Inonge, the matriarch Rhino with Snares
Inonge, the matriarch Rhino with Snares

The Department of National Parks and Wildlife has successfully removed a snare from Inonge, the matriarch rhino in the Mosi-Oa-Tunya National Park.

Principal veterinary officer Dr. David Squarre working with Livingstone based vet officer Dr. Jackson Katampi rescued Inonge who had both hind limbs caught in a wire snare, set by poachers in the park.

The rhino had to hop to search for food and water while officers kept monitoring her whereabouts for two days to ensure her safety before the vet doctors arrived to remove the snare.

The poachers target small game in the park that lies close to the community in Livingstone. The readily available market for illegal game meat, has propelled the vice but the snares end up trapping any animal that passes in the way.

This is the second time that the rhino has been snared, the last was in 2014 when she was pregnant. Inonge has a calf named Fwanya.

Snaring boarders on poaching and the public should know the rhino species is currently fighting extinction. People should refrain from snaring to preserve this important public resource.

Meanwhile the department has arrested two suspects in Feira, Luangwa district being in possession of 216 kilogrammes of buffalo meat and 14 elephant tails.

James Tembo, 42 and Margaret Banda, 38, both of Kavalamanja village had the contraband that was packed in 10 x 25kgs sacks.

Further interrogations revealed that they trade the meat in Luangwa boma, where the market is readily available.

The suspects have since been convicted and serving imprisonment.

And in Livingstone, Kazungula and Mwandi, two suspects were arrested for being in possession of four leopard skins.

The suspects are Evans Shamenda, 39 of Lupani Village, Kazungula District and Douglas Likando, 41, of Mwandi.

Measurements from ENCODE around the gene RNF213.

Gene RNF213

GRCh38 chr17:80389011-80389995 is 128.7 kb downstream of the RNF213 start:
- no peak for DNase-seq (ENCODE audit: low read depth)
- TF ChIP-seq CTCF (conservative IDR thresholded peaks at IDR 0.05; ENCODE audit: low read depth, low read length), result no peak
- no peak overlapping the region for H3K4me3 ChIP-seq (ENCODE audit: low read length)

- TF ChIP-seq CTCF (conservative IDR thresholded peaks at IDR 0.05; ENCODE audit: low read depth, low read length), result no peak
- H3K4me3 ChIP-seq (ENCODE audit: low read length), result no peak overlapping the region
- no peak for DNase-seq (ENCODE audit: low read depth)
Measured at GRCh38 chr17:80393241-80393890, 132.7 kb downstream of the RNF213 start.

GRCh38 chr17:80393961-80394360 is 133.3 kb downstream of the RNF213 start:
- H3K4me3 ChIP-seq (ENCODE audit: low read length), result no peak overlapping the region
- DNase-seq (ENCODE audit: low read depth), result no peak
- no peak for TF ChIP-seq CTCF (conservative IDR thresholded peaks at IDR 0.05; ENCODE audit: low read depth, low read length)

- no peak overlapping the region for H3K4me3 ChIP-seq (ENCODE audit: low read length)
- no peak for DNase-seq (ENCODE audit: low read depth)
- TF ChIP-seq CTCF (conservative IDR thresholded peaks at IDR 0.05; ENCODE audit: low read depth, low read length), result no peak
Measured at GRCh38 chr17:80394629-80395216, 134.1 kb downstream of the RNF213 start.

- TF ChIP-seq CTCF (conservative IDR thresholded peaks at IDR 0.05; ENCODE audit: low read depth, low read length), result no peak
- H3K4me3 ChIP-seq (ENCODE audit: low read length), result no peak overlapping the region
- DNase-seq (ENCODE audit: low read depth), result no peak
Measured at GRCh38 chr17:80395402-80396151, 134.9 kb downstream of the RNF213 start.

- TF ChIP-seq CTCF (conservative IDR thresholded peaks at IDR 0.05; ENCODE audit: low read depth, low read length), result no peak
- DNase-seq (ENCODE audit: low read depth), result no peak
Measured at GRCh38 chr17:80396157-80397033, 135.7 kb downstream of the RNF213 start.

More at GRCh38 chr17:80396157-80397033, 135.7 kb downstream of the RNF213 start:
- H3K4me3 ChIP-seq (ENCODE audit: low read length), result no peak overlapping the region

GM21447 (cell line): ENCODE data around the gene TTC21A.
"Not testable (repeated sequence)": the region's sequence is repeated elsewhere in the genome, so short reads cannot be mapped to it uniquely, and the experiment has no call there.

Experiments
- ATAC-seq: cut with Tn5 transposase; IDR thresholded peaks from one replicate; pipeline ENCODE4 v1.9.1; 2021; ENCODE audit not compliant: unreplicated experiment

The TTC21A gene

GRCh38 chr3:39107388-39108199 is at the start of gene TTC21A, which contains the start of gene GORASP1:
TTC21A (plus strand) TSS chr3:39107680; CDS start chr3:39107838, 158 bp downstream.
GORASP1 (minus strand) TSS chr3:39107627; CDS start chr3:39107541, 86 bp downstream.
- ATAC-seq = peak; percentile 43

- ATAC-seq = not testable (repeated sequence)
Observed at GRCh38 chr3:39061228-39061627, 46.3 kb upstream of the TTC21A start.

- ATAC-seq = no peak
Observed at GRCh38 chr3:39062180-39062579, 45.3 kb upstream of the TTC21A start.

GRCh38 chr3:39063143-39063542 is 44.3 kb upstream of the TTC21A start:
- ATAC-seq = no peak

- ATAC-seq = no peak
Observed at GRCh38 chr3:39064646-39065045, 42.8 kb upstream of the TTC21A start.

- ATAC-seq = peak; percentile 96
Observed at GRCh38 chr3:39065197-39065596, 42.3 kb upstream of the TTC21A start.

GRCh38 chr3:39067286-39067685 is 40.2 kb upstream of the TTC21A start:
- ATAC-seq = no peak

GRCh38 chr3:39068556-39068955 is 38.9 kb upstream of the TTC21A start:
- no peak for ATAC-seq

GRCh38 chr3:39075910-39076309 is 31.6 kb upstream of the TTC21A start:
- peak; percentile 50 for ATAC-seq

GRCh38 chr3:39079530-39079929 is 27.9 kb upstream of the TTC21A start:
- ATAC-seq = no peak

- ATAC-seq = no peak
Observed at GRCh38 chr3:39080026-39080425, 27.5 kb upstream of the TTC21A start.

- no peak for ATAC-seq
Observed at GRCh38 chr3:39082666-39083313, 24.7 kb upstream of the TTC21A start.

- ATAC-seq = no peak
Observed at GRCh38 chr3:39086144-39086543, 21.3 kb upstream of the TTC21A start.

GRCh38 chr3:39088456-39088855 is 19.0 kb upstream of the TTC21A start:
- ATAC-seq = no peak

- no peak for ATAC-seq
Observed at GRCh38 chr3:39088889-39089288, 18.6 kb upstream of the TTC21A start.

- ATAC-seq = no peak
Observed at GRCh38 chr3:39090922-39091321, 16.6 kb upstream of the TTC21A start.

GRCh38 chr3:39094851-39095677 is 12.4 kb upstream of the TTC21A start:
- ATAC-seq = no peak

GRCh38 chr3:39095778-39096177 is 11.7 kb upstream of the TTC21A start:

The two are currently in police custody and will appear in court soon.

The department is appealing to everyone to help in the poaching scourge by reporting all suspected illegal activities.

Inonge, the matriarch Rhino with Snares
Inonge, the matriarch Rhino with Snares
Inonge, the matriarch Rhino being assisted
Inonge, the matriarch Rhino being assisted
Inonge, the matriarch Rhino being assisted
Inonge, the matriarch Rhino being assisted
Inonge, the matriarch Rhino being assisted
Inonge, the matriarch Rhino being assisted
Livingstone based vet officer Dr. Jackson Katampi
Livingstone based vet officer Dr. Jackson Katampi
Principal veterinary officer Dr. David Squarre
Principal veterinary officer Dr. David Squarre
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12 COMMENTS

  1. Well done colleagues. I emplore ZAWA to fight poaching by any and every means possible with maximum support from the government

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  2. Great job to our Vets and ZAWA!! In fact the breeding stock of these Rhinos were brought in from S.Africa in the mid 90s as we had totally poached what was in this park. For those who may know,how many Rhinos do we have now in the Mosi-o- tunya Park?

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  3. Nice work Team…

    These are white rhinos, similar to those in the Lusaka National Park. They are beautiful animals.

    It would also be nice if Zambia had get some black rhinos, as this is actually the specie that was indigenous to Zambia and was wiped out in the 80s.

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  4. We should ask the Americans or British to train and equip the Wildlife officers like they are doing in East Africa . ..imagine one small Raven drone costs about $1000 and can be fitted with infrared camera and be used to patrol a radius of 10km…easily carried in a back pack and controlled from a handheld device.

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  5. Best not to post pictures of this beautiful animal, lest we have another group of S. African boers making a trip bigger than that snare.

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